The Glassware Guide

Whether you own a restaurant or you’re a frequent diner, it is widely known that beverage sales contribute largely to a restaurant’s overall profit. Deciding what glassware to stock at your facility is an important factor to take into consideration. At Mission we have a large variety of Restaurant Glassware to choose from all at our best possible price. It’s also important to consider a line of glassware that will be easy to replace and build on as you grow. 99% of people who handle glassware have broken a piece of glass at some point along the way-it’s an inevitable reality. In a restaurant environment, especially during rush hour, the chances of chipping or breaking a glass go up even more.  This “Glassware Guide” is an attempt to better familiarize our customers with the basic tips and good practices so that you can invest in glassware that will last. The two most common reasons that glasses break at the frequency they do  are as follows: THERMAL SHOCK: Thermal Shock occurs when a glass at a certain temperature comes in contact with another temperature extreme. For instance, a glass straight out of the dish machine shouldn’t be used right away for ice water. The glass needs to cool down to room temperature  before it’s safe to use. This works the same way when the variables are inverted: a cold glass shouldn’t be exposed to high heat temperatures until it has reached room temperature. It’s the drastic temperature changes that cause stress on the glass and consequently make it more susceptible to breakage. MECHANICAL SHOCK: Mechanical shock occurs when a glass comes in direct contact with another glass or clashes with something else {platter, spoon, sink, etc.}. These small, forceful impacts create invisible abrasions or weaknesses in the glass which make it highly susceptible to breakage over time. Mechanical Shock is perhaps the most common-yet most easily preventable way- to break your glassware. Tips To Remember:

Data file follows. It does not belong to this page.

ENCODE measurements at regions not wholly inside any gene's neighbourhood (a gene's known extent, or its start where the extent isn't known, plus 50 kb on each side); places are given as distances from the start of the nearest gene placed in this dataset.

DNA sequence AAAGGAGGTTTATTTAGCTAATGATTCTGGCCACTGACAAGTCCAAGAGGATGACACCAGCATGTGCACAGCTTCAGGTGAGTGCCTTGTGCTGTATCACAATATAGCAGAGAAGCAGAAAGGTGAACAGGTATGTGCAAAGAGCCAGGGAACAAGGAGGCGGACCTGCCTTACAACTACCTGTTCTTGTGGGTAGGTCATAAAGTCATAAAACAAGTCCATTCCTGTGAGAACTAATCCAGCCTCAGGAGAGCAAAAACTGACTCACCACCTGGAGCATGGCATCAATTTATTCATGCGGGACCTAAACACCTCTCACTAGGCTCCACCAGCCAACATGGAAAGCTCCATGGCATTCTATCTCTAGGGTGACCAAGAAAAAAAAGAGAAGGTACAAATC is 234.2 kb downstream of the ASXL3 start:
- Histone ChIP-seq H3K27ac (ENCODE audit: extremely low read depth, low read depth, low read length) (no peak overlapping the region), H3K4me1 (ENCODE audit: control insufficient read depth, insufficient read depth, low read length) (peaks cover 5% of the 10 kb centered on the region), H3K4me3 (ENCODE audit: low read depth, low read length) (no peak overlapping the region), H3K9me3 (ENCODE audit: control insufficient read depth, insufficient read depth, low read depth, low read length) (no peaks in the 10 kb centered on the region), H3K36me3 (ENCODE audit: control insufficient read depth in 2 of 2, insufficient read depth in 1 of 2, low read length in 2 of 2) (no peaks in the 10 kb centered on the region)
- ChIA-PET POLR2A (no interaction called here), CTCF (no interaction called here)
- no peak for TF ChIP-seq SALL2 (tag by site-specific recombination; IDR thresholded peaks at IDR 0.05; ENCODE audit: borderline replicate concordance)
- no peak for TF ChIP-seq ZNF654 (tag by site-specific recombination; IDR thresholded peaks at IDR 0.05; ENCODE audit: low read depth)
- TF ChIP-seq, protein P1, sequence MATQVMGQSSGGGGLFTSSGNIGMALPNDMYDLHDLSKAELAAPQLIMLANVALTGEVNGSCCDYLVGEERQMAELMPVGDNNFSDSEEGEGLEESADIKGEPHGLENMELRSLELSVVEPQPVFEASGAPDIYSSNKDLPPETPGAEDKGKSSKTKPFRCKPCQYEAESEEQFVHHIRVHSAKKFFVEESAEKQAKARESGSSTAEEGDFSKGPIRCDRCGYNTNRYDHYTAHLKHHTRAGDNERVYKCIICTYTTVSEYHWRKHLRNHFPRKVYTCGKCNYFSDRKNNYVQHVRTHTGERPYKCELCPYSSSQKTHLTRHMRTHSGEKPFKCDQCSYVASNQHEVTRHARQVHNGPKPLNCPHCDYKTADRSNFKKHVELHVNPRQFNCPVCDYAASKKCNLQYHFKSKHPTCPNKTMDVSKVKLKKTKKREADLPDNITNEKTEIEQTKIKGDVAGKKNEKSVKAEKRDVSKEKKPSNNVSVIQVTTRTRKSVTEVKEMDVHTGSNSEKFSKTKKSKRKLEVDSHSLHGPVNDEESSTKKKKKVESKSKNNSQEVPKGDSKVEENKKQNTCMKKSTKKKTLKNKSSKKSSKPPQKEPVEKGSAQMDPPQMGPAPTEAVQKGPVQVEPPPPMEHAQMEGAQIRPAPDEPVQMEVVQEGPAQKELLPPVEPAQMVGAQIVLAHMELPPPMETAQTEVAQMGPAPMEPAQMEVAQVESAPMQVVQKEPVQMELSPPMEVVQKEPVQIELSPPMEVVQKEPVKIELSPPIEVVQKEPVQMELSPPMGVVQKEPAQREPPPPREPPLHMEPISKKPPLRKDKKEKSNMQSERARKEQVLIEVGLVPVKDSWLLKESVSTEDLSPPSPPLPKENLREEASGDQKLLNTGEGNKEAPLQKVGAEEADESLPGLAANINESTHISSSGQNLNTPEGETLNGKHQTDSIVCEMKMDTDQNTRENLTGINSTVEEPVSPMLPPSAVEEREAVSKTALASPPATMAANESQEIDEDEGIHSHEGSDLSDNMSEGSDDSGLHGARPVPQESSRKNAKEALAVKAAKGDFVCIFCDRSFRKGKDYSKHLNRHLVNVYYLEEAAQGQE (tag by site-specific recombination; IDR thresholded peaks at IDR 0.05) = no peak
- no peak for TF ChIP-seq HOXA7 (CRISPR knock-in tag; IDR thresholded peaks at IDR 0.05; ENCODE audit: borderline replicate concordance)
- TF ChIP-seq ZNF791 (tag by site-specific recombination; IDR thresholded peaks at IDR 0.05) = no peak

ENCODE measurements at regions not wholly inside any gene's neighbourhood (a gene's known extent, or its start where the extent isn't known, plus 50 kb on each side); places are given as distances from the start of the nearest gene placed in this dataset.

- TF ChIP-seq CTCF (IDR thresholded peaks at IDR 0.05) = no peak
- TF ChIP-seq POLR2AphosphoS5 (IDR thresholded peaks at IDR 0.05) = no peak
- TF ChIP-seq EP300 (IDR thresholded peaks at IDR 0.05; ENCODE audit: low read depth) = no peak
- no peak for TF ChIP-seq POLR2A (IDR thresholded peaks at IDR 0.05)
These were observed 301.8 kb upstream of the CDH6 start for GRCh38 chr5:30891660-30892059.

• Depending on the number of people you have dining make sure to have an adequate supply of glassware on hand so that your glasses coming from the dishwasher can get to proper temperature before going into service
  • When cleaning or polishing wine glasses don’t rotate the bowl and the base in the opposite direction as this can cause the stem to break off
  • Some people think adding vinegar to the dish machine’s final rinse helps result in streak-free glasses
  • Pick up glasses one by one, not in clusters, because friction occurs when grouped together
  • Never use glassware in the place of an ice scooper. If your glass breaks while in the ice supply it’s not only difficult to see it & extract it, but it could end up in your customer’s drink
  • When bussing tables, use caution and don’t stack glasses. Rather, put into racks or trays for optimal transportation
  • Never store flatware in glasses
  • Never stack glass on glass when storing as it can get stuck and easily crack when stored this way.
  • Throw away any chipped or cracked glassware. NEVER serve to your customer when there is a flaw in the glass. To view our full selection of glassware click here. Most of these tips are common knowledge but our hope is that it has refreshed your memory on good glassware practices. Have any questions? Email us at order@missionrs.com or call us at 1-800-319-0690